Getting in shape

Taking on a North Pole unsupported expedition is physically the hardest adventure in the world. You will carry your full camp with you at all times. The strains of the challenge crave a daily intake of 5000 calories or more, making your load so much heavier. You must climb ice ridges, jump leads and push your sled over countless obstacles.

Skiing unsupported to the South Pole is easier but difficult enough. The surface is flat and there is no open water, however, there are very high head winds, violent storms and huge crevasses at some places. In addition you'll fight an uphill battle and altitude.

Expect your back and joints to take most of the beating. Pulling tires is the traditional workout prior to Arctic travel. Practice for what you'll perform. Pulling tires is absolutely essential to strengthen your hips and back for the monotonous pull of a heavy sled. If you don't, you'll have very slim chances of making it, at least unsupported.

Vigorous strength training and aerobic sessions are also highly recommended. Work hard until around three weeks before departure. Maintain a light workout level until on the ice. Expect bad falls. The sled will pull you in bad positions, crash into you and even roll on top of you. You'll need strong bones and tight muscles to take the beating. Aim to work out 2 hours per day for at least 6 months prior to the expedition.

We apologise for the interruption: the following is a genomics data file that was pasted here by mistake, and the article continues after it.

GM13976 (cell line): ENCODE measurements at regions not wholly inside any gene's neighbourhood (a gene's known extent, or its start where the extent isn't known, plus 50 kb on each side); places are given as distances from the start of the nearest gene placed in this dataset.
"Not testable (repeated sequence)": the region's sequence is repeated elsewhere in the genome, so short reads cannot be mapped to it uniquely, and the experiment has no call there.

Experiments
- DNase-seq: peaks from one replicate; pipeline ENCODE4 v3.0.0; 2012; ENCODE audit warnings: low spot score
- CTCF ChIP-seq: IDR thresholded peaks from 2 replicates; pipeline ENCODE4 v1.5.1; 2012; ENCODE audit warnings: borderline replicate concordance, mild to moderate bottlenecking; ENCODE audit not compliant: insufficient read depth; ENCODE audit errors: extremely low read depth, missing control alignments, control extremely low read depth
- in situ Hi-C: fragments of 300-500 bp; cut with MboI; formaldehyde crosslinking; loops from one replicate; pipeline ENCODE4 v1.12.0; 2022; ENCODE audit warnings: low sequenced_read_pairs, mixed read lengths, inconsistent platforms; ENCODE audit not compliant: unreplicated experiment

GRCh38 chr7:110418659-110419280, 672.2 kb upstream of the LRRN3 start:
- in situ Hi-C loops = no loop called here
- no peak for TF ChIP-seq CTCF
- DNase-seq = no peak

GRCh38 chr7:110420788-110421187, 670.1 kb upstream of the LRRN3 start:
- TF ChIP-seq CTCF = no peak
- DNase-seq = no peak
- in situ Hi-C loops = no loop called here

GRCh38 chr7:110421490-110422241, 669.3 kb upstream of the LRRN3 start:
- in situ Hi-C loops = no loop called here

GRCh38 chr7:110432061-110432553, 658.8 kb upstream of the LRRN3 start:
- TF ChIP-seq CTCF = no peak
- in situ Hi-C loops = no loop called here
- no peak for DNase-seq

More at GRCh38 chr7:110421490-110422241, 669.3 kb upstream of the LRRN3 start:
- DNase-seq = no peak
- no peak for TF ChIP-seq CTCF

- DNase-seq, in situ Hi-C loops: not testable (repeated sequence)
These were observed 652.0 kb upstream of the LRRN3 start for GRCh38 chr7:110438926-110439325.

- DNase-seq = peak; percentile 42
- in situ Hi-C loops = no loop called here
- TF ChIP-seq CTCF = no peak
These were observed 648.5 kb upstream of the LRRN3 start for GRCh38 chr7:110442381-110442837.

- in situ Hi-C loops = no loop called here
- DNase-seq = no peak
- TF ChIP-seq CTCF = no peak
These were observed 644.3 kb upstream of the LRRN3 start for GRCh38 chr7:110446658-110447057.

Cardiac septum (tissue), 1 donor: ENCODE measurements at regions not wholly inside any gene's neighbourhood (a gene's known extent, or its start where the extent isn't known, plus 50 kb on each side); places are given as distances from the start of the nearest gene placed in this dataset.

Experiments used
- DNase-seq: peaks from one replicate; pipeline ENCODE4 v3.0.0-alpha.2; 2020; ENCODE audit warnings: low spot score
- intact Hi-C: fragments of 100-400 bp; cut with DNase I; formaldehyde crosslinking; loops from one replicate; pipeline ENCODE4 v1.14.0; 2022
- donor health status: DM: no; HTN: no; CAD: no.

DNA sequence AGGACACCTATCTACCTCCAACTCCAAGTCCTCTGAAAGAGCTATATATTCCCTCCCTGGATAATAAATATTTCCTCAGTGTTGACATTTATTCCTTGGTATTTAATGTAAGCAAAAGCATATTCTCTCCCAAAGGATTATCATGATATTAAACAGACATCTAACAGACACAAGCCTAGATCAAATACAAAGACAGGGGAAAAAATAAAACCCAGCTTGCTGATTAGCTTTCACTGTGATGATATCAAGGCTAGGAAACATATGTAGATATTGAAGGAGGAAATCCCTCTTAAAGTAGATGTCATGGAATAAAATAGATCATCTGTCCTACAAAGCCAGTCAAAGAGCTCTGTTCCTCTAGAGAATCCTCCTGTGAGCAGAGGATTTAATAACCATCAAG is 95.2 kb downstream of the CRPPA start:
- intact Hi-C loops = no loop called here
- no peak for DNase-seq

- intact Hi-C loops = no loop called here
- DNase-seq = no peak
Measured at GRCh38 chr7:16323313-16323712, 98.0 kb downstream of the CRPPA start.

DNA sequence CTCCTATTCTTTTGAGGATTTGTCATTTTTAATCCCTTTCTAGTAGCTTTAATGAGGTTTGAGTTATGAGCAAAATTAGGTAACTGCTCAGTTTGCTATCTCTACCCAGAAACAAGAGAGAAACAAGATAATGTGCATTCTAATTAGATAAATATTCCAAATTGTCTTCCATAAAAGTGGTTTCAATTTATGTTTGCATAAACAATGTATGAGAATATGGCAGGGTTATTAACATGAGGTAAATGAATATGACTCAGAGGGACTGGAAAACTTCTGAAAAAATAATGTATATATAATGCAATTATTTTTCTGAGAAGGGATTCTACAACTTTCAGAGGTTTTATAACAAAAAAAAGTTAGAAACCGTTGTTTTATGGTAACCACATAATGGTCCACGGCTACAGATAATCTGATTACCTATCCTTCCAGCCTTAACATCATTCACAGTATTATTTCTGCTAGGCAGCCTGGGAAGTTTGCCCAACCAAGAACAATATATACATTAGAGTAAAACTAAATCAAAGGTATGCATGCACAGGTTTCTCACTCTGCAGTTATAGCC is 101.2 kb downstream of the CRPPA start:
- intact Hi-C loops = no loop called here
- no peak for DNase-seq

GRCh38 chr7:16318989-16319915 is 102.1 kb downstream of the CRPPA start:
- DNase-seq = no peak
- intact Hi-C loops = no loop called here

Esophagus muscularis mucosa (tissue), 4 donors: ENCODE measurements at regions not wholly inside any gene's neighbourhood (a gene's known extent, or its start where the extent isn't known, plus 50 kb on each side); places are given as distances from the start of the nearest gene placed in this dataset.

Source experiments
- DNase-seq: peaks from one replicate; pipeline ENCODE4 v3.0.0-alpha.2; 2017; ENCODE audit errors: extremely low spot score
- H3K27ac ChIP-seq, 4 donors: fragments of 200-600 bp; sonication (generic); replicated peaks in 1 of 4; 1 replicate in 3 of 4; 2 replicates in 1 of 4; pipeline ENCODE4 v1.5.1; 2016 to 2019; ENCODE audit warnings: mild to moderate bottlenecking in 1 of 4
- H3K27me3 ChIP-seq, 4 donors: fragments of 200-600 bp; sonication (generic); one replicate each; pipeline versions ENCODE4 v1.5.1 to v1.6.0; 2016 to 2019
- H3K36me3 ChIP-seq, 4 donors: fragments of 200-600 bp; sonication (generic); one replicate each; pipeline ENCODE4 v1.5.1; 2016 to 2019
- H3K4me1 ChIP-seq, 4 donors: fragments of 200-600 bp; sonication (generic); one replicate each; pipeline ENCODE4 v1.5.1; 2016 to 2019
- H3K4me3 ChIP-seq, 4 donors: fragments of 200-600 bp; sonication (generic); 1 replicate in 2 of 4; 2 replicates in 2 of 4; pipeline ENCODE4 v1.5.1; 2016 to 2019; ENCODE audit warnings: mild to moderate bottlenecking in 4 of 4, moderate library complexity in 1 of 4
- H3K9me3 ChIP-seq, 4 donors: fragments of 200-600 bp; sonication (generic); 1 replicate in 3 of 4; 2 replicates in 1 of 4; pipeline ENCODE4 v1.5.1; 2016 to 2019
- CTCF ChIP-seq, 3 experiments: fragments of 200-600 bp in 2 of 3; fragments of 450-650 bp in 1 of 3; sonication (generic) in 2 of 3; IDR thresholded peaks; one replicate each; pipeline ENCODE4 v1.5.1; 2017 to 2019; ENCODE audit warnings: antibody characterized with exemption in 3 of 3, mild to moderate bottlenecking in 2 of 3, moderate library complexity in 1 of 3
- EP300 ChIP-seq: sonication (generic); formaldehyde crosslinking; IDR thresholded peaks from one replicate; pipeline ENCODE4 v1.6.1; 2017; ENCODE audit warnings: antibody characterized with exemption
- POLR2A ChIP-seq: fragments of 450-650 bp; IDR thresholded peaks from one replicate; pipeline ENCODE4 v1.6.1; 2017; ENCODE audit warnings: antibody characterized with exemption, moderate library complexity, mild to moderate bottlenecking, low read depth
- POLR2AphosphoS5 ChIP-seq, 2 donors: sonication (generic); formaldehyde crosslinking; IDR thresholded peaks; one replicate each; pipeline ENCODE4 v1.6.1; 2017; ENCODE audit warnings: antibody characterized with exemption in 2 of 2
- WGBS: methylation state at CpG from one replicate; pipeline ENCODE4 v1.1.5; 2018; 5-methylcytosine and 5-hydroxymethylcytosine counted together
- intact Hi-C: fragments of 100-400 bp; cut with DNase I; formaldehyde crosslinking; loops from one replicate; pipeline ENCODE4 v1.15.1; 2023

Despite the high calorie consumption you will lose weight rapidly on the expedition. Here is the good news about preparation; feel free to stuff yourself. You should put on at least 15 lbs. Go easy on the French fries though, you will need your arteries in top shape. Go into Sumo-wrestling mode; fatten up on the healthy stuff like fat fish and vegetable oils. Aim to get strong and big, not fat and weak.

It is a must to practice polar trekking and camping prior to the expedition. Preparation treks commonly take place in Greenland, Northern US or Norway. Count around 7-10 days for the trip. Use one of the organizers listed on this website. Paul is one of the world's best guides on supported polar treks; Borge Ousland is great for unsupported treks. Sjur Mordre is a unique veteran of both. He knows the gear down to the smallest detail like nobody else. Most unsupported expeditions turn to Sjur for advice and specialized gear. The greatest polar farer of our time is Rune Gjeldnes, who along with friend Torry Larsen made an unsupported crossing of the Arctic ocean in 2000. Rune, however, doesn't organize trips. There are in addition several British and Russian polar veterans around. No matter who you choose for a patron, most polar veterans are extremely skilled, friendly and helpful.